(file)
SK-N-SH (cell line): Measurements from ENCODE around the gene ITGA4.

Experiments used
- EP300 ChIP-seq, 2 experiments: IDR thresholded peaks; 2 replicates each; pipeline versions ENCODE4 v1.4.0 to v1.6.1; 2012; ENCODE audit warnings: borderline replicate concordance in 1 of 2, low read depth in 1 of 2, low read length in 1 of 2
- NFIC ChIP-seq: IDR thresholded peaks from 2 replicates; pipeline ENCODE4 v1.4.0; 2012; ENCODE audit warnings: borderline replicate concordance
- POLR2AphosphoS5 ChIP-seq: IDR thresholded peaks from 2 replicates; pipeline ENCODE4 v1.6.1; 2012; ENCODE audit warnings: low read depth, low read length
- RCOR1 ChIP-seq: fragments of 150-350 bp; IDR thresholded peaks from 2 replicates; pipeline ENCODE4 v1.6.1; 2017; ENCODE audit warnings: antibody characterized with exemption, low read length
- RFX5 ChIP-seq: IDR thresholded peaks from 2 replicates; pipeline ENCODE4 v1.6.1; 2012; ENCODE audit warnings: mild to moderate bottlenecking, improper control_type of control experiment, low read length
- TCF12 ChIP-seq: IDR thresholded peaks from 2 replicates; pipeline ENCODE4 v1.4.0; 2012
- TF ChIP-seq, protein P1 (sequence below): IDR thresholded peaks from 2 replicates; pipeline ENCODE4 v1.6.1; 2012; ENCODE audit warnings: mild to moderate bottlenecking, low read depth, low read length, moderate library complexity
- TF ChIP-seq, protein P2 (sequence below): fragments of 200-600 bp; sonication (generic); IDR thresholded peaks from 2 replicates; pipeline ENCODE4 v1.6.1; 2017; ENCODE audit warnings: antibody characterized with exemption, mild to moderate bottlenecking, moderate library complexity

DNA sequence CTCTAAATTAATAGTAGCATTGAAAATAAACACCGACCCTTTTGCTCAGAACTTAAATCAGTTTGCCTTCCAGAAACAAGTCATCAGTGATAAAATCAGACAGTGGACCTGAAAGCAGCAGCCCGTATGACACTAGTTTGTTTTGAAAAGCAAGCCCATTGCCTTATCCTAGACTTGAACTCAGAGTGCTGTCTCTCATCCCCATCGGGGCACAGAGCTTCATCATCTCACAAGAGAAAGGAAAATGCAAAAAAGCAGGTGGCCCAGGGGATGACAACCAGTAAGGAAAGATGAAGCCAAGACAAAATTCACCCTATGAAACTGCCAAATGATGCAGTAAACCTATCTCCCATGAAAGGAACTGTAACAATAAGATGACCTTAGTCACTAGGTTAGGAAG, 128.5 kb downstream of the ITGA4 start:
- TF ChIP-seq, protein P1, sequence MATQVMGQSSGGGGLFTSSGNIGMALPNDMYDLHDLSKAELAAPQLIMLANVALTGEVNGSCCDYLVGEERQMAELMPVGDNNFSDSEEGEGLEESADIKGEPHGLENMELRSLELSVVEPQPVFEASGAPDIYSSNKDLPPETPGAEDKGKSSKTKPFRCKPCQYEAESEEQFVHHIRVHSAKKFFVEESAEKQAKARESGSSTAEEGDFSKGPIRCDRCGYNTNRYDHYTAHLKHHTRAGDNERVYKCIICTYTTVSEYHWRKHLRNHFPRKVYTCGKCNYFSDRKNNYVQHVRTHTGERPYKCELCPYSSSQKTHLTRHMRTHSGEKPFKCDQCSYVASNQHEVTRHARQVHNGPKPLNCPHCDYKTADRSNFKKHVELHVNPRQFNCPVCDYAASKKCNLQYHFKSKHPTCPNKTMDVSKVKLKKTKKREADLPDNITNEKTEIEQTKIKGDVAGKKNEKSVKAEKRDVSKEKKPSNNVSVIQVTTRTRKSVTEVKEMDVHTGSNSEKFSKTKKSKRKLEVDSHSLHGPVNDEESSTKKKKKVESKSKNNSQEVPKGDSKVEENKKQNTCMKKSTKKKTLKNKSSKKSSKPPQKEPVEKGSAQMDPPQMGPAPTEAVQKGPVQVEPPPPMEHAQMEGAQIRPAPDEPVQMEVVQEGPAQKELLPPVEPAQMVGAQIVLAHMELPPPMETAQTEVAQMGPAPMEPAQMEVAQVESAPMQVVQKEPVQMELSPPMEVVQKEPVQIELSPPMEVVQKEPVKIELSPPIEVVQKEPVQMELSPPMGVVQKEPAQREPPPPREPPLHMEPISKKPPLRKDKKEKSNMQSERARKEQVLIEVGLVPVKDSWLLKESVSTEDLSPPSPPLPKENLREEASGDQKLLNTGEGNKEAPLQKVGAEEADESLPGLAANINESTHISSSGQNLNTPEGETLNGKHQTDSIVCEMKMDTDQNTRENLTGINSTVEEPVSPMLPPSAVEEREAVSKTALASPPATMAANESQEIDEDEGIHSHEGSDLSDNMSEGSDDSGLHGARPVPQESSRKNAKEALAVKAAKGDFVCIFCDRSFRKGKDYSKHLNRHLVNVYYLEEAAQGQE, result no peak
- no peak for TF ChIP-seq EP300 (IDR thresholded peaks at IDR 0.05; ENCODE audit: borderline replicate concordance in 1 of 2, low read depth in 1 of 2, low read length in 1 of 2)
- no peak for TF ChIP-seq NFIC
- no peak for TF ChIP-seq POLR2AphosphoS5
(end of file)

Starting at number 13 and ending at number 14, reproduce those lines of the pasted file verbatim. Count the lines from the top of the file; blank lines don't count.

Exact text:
- no peak for TF ChIP-seq EP300 (IDR thresholded peaks at IDR 0.05; ENCODE audit: borderline replicate concordance in 1 of 2, low read depth in 1 of 2, low read length in 1 of 2)
- no peak for TF ChIP-seq NFIC